Into the darkness..

We must come to see that the end we seek is a society at peace with itself, a society that can live with its conscience.

The words of the inspirational Martin Luther King seem a little hollow this bleak November morning.

2016 has not been a year to celebrate for me or for many of my like-minded relatives, friends and acquaintances.

The result of the US presidential election sets the tin lid on what has been a quite dreadful 12 months.

Intolerance, racism, bigotry, outright misogyny and small-minded nationalism have become the political norm on both sides of the Atlantic.

I can find few positives to take from Britain’s vote to leave the European Union, from America’s decision to elect Donald Trump ahead of the competent, experienced Hillary Clinton or from the general move of political culture to the right across much of Europe (what price Marine Le Pen and her fascist Front National sweeping France’s presidential elections next year?).

I’m tired of hearing how these votes are how the great unlistened to, the uncared for, the ignored are finally telling political elites they’ve had enough.

This is a failure not only of political leadership but of education and aspiration.

These are not votes for change, not votes to rip up the establishment and install a new more equitable order.

These are votes for a past we can never return to. The howl of anguish from mainly white men at an industrial and social world that has changed and evolved to mean much of their autonomy and power has been shared around with women and minorities of all hues.

Angry men – and women, it has to be said – who want to tear down the society they no longer control without any clue as to what horror might replace it.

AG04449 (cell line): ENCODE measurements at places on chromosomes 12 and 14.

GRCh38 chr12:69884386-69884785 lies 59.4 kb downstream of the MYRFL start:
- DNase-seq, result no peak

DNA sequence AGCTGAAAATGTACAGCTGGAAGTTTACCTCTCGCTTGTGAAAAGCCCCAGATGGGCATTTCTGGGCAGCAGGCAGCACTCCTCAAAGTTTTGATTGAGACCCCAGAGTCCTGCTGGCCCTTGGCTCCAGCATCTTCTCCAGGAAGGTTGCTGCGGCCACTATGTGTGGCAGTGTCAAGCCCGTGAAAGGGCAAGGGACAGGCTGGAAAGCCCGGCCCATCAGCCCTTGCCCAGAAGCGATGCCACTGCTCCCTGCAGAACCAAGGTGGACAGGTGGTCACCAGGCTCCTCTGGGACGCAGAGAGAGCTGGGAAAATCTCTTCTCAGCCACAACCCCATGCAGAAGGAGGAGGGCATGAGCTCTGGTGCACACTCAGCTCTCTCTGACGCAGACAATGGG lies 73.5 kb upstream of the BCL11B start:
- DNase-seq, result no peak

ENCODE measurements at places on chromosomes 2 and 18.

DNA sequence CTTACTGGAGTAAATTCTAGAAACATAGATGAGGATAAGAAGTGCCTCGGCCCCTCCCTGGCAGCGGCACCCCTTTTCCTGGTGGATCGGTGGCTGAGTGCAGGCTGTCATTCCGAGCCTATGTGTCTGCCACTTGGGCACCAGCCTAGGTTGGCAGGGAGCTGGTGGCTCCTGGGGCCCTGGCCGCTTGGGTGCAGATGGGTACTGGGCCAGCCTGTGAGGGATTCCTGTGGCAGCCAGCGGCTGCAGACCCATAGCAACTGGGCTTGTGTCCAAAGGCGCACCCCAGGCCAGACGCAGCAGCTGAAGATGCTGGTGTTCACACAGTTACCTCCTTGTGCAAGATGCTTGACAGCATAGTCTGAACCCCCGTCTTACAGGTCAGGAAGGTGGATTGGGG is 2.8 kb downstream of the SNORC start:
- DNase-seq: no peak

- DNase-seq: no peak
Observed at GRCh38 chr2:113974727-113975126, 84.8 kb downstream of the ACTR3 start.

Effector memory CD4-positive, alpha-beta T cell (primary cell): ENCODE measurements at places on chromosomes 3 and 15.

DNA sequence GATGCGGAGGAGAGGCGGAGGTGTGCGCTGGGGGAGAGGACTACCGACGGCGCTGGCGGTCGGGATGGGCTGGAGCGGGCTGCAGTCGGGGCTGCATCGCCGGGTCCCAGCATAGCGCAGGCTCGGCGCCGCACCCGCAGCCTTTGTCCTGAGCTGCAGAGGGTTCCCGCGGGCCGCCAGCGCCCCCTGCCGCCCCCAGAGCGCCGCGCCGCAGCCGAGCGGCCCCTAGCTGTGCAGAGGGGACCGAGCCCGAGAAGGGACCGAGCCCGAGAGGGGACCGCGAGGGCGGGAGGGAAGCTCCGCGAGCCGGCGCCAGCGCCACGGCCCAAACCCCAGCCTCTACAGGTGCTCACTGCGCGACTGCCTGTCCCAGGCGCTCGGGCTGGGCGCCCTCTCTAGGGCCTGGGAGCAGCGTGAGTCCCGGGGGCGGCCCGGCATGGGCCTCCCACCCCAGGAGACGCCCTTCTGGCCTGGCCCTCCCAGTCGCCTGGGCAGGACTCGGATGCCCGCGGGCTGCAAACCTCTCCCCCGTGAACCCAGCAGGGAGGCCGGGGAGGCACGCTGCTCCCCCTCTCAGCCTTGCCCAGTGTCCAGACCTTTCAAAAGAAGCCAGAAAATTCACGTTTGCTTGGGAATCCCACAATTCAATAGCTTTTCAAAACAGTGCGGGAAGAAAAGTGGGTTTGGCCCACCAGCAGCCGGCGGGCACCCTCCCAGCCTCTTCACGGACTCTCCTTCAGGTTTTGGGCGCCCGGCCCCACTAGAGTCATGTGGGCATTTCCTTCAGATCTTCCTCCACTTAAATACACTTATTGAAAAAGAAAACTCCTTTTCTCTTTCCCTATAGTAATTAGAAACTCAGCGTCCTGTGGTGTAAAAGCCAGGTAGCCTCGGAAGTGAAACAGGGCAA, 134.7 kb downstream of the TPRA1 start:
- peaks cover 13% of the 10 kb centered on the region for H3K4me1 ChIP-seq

Well, the rest of us are not going anywhere. Women, minorities of sexuality, ethnicity and religion. We’re here to stay. And the rights so ferociously fought for over decades will not be surrendered.

For those of us who believe in civil rights and equality for all, things have never looked more bleak.

But from the darkness must come light. It’s hard to find any hope in this most desperate of days, but find hope we must.

Again in the words of Dr Martin Luther King:

Darkness cannot drive out darkness: Only light can do that. Hate cannot drive out hate: Only love can do that.

And I’m trying to find some inspiration in the words of JFk, one US president the world didn’t recoil in horror from:

One person can make a difference, and everyone should try.

It’s the hope that kills you

Well, there are now only four days left until the general election. Relax, I’m not going to tell you who I think you should vote for.

Five weeks ago, I wrote my Franifesto of the policies I wanted to see from political parties to persuade me to vote for them.

My final point wasn’t a policy at all. It was more a plea for vision, for inspiration, for hope.

It’s about what kind of society we want, not whether we can afford that kind of society. Ask people to invest in their community, to feel they are a genuine part of something bigger than just their household and they get it, they understand it and they value it. Think about more than just numbers, politicians, give us a vision of a nation that we’d all aspire to live in.